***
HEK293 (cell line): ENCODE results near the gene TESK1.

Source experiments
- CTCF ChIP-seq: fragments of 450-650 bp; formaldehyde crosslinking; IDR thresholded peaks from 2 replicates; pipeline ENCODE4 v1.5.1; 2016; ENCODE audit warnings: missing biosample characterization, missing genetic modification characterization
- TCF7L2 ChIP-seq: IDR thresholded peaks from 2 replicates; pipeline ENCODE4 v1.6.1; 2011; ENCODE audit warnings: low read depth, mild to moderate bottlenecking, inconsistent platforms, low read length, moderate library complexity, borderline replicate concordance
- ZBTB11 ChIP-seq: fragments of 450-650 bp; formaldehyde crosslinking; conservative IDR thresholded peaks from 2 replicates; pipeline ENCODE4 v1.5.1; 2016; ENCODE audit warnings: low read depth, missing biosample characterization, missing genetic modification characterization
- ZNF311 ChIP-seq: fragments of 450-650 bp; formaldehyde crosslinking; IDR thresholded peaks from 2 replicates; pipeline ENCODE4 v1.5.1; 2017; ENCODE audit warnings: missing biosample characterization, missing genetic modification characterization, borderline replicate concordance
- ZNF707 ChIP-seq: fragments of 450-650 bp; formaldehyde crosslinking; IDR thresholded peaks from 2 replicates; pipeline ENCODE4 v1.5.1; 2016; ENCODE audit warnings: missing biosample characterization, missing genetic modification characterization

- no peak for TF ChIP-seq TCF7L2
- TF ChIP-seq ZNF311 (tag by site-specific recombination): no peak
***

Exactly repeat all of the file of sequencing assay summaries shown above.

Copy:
HEK293 (cell line): ENCODE results near the gene TESK1.

Source experiments
- CTCF ChIP-seq: fragments of 450-650 bp; formaldehyde crosslinking; IDR thresholded peaks from 2 replicates; pipeline ENCODE4 v1.5.1; 2016; ENCODE audit warnings: missing biosample characterization, missing genetic modification characterization
- TCF7L2 ChIP-seq: IDR thresholded peaks from 2 replicates; pipeline ENCODE4 v1.6.1; 2011; ENCODE audit warnings: low read depth, mild to moderate bottlenecking, inconsistent platforms, low read length, moderate library complexity, borderline replicate concordance
- ZBTB11 ChIP-seq: fragments of 450-650 bp; formaldehyde crosslinking; conservative IDR thresholded peaks from 2 replicates; pipeline ENCODE4 v1.5.1; 2016; ENCODE audit warnings: low read depth, missing biosample characterization, missing genetic modification characterization
- ZNF311 ChIP-seq: fragments of 450-650 bp; formaldehyde crosslinking; IDR thresholded peaks from 2 replicates; pipeline ENCODE4 v1.5.1; 2017; ENCODE audit warnings: missing biosample characterization, missing genetic modification characterization, borderline replicate concordance
- ZNF707 ChIP-seq: fragments of 450-650 bp; formaldehyde crosslinking; IDR thresholded peaks from 2 replicates; pipeline ENCODE4 v1.5.1; 2016; ENCODE audit warnings: missing biosample characterization, missing genetic modification characterization

- no peak for TF ChIP-seq TCF7L2
- TF ChIP-seq ZNF311 (tag by site-specific recombination): no peak